Command & Conquer Renegade Updated Preview

We've got a beta build of this shooter. Read our impressions of the vaunted C&C mode.

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We recently received another beta build of Westwood's Command & Conquer Renegade, so naturally we were anxious to take it out for a spin. At last, the game is in the final stages of development, and the closed beta that is taking place right now is actually to test the multiplayer component of Renegade. It often seems that fans of the genre require a first-person shooter to have a multiplayer mode, and yet the inclusion of a multiplayer mode doesn't mean players will play the game, because the majority of the online matches going on at any given time are all based on a handful of games. That's certainly not because there's a lack of games with a multiplayer component, but rather that there's a lack of multiplayer components that aren't plain stale. Up until recently almost every game relied on deathmatch and capture-the-flag modes as their multiplayer component. It's no wonder that popular mods like Team Fortress and Counter-Strike began to dominate the online gaming scene--they offered unique gameplay modes that weren't widely available in previous retail games. Companies seized the opportunity to fill this gap, and games like the Tribes series and Return to Castle Wolfenstein have since emerged. Now Westwood is looking to capture its own foothold in this new breed of online gaming with Command & Conquer Renegade, which, aside from featuring a healthy single-player campaign of its own, offers a fresh alternative to standard multiplayer shooters.

This hand of Nod has seen better days.
This hand of Nod has seen better days.

Renegade uses a proprietary engine to bring the world of Command & Conquer down to the first-person perspective. The single-player campaign focuses on the GDI commando Havoc and has him running around vast outdoor locales as well as cramped indoor quarters, without any loading times in between. That technology is acceptable for a single-player campaign, but we feared that it would bog down to a crawl once other players were involved. After all, large environments with lots of vehicles and players can really slow a system down if the engine isn't optimized. Thankfully, from what we've seen so far, large matches with 32 players are quite playable on average systems (ours is a Pentium III 700MHz, 192 RAM, and GeForce2 MX). Additionally, there have been a number of updates to the beta since it was first released, many of which have resulted in dramatic increases in frame rate and a reduction in lag.

The current beta of Command & Conquer Renegade seems to have at least six multiplayer modes. There is the obligatory deathmatch mode, of course. We've also seen the typical free-for-all and team deathmatch modes, as well as king of the hill, where every player has a set number of lives to use up before being ousted from the game. The Renegade beta also has a capture-the-flag mode, where you have to bring the flag back to your base. However, Westwood points out that all these modes will be available as updates after the game ships. Renegade will ship with a particular multiplayer mode of note, however. Westwood calls it the Command & Conquer mode, and it's the focus of this preview.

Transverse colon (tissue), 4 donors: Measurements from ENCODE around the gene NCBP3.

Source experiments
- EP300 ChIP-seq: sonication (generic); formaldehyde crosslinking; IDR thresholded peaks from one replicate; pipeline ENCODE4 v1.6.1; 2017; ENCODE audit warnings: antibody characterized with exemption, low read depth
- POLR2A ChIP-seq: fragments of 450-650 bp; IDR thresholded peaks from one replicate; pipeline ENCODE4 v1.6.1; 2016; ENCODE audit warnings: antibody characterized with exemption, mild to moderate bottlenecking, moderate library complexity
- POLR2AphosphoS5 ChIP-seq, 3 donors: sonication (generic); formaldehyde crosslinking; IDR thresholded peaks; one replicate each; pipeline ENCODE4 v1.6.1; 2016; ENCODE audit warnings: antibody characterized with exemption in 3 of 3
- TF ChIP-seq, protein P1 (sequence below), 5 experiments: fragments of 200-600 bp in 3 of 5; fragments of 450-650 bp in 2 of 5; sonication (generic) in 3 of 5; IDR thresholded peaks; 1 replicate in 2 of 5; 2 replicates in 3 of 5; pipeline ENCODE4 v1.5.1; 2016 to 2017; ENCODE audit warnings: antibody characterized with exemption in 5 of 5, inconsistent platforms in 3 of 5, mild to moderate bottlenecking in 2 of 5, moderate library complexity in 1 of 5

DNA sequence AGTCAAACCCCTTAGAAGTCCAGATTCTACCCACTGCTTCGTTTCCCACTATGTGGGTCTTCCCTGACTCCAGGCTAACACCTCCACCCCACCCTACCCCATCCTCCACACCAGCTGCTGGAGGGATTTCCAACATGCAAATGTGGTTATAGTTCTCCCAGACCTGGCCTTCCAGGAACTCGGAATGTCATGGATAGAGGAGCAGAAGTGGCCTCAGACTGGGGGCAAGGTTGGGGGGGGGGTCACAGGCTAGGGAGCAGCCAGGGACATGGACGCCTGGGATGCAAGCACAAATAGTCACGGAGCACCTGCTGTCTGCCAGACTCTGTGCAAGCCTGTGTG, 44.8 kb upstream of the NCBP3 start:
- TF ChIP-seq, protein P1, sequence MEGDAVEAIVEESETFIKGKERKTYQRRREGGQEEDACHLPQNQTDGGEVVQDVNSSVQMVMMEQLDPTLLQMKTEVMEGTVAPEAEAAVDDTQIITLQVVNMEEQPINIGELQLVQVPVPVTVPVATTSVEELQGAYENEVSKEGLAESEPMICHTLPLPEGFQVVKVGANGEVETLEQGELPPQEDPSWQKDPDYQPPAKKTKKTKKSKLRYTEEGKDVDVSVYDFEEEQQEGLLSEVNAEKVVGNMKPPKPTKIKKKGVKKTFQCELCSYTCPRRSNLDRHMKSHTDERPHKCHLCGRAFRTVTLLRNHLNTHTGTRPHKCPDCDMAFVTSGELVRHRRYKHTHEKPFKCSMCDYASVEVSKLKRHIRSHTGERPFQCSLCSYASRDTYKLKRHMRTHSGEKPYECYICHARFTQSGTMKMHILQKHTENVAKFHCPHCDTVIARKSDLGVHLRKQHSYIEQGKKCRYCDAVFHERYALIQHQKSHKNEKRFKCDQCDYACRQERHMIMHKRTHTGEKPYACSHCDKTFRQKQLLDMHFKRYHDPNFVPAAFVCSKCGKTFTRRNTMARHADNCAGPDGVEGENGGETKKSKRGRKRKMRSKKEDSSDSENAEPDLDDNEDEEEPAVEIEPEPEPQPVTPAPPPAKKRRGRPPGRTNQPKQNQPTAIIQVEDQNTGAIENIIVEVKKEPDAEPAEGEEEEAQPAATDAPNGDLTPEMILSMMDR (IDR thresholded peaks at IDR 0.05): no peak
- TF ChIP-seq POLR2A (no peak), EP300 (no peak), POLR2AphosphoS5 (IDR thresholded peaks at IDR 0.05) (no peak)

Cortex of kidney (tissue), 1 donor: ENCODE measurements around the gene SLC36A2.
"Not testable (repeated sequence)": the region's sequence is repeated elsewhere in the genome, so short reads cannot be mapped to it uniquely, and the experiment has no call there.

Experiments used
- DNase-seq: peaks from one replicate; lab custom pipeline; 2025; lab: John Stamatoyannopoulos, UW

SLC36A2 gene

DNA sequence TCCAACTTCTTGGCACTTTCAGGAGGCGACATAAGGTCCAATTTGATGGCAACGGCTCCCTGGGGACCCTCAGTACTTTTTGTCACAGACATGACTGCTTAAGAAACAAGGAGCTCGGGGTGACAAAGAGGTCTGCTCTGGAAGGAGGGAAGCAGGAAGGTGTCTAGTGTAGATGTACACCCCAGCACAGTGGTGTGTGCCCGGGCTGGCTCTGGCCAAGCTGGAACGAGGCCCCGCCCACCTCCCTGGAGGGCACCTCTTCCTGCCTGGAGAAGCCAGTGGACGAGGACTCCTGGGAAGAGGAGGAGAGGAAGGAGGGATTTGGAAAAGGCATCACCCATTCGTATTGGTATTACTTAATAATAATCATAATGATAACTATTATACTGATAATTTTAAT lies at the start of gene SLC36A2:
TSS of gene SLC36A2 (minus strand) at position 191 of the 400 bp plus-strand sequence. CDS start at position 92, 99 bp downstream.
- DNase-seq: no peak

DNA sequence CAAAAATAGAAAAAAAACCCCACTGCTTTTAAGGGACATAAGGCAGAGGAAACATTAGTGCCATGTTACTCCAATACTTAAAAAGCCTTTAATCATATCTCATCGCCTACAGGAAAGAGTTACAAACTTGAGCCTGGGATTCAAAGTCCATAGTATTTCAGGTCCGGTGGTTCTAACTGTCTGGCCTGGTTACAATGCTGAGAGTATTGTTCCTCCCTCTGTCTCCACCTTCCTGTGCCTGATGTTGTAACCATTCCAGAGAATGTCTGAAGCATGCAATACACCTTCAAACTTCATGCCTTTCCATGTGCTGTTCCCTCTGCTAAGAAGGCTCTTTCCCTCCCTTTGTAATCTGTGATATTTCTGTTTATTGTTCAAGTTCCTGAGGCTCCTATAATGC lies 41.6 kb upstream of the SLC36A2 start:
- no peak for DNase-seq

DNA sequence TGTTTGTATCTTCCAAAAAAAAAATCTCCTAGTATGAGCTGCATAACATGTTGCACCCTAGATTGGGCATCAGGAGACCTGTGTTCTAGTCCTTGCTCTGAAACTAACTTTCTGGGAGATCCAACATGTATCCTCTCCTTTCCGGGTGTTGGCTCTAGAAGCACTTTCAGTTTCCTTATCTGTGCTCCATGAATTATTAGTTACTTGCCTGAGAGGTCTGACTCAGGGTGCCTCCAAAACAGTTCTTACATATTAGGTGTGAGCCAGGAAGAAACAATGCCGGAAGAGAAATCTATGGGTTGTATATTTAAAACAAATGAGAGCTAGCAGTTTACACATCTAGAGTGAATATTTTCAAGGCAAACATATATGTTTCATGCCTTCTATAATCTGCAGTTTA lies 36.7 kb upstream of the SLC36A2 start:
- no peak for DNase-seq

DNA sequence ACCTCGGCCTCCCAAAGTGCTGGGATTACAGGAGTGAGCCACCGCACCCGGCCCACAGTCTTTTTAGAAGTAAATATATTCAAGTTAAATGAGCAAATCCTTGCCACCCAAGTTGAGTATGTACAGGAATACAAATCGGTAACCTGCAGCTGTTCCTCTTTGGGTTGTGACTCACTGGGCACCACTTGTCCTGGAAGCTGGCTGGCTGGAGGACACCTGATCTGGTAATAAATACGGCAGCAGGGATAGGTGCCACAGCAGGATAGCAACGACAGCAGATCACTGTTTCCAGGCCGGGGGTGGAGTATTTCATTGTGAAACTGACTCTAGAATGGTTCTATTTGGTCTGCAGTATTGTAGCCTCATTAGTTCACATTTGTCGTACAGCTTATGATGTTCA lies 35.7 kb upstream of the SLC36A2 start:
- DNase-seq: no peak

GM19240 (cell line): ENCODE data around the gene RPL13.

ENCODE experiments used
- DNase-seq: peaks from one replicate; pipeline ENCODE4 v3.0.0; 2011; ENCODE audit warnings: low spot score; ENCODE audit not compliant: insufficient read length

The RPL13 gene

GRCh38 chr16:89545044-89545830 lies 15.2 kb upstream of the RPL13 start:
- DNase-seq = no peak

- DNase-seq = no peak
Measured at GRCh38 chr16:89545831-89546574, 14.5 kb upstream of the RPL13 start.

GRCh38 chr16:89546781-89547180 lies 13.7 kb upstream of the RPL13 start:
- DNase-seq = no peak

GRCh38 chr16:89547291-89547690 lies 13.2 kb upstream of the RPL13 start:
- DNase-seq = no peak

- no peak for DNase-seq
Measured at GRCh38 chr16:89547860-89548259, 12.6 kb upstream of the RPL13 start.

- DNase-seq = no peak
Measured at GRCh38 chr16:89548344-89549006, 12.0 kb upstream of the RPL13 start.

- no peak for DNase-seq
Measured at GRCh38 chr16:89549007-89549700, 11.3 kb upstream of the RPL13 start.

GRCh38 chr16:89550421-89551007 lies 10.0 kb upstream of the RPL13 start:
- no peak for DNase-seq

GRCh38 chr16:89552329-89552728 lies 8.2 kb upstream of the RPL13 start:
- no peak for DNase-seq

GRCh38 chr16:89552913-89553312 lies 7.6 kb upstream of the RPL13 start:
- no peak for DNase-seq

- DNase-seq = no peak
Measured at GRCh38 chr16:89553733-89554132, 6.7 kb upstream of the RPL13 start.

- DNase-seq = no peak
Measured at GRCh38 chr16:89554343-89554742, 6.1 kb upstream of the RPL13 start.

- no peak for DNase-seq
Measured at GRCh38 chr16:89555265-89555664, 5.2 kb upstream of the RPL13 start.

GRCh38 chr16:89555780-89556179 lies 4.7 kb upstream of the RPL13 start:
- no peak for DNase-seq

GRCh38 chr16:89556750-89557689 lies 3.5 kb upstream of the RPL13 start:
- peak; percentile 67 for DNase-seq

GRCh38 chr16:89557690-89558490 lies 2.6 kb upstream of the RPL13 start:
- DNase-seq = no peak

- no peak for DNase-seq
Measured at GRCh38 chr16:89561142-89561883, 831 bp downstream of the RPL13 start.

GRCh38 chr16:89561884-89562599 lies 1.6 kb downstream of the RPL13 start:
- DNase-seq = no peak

Arrows prompt you to enter vehicles, such as this mobile artillery.
Arrows prompt you to enter vehicles, such as this mobile artillery.

As you may have guessed, the Command & Conquer mode plays like the popular real-time strategy game. There are two teams, the GDI and the Nod, each with a base complete with buildings and defensive structures. Like the original RTS game, you have a barracks, a vehicle factory, a tiberium refinery, a power plant, and a guard tower to defend, and you have a number of soldier classes to choose from. You can repair damaged buildings with an engineer, but once a building is destroyed it's gone for good. Tiberium fields are located in various locations on the map for harvesters to collect. Your harvester will autonomously collect the toxic resource and bring it back to the refinery, where it's converted into your primary source of income. If your harvester is destroyed, a new one will be constructed at the refinery automatically. You can also collect credits by fragging members of the opposing team, and you can use these credits to purchase different characters, vehicles, and beacons. Your team's objective is to completely destroy the enemy base by any means possible. You can completely reduce the buildings to rubble by attacking them with rockets and tank shells. Alternatively, you can sneak into a building and plant C4 charges to take it down from the inside. There is also a server option to have a third victory condition: placing a beacon. The GDI and Nod forces can place an ion cannon or nuclear strike beacon, respectively, on a platform inside the opponent's base to win. The good thing is that you can still use these beacons to cause massive damage even if that victory condition isn't enabled. If neither base is destroyed when the time limit expires, the team with the most points wins the game. You get these points by damaging enemy players and repairing structures, so even the lowly engineer who remains on defense contributes to the team.

Infantry and Vehicles

An escaping GDI engineer gets shot in the back.
An escaping GDI engineer gets shot in the back.

Destroying an enemy base takes serious firepower. You start off as a basic soldier with an automatic rifle, so you're going to want to spend your hard-earned credits on something that packs a bigger punch. It takes a short while to accumulate enough credits to buy anything, but you can spend that time defending your base or hiking over to the enemy base and scoring a couple of frags. Once the cash starts rolling in, you're going to find different things to purchase, depending on the role you want to fill. You purchase items at purchase terminals, or PTs, that are found in any of the base's buildings.

If you want to fight like a true soldier, you'll want to try all of the many character classes. There are four character levels, each more powerful (and expensive) than the previous one. The first level is basic infantry, which consists of four types of troopers that you can freely switch between. These four consist of is the standard soldier, the shotgun trooper, the grenadier (who's actually a chem trooper on the Nod side), and the engineer. The engineer is used to repair buildings and vehicles and to heal other teammates. The rest of the infantry are specialized characters, and you need a barracks before you can purchase them.

An obelisk of light prepares to fire.
An obelisk of light prepares to fire.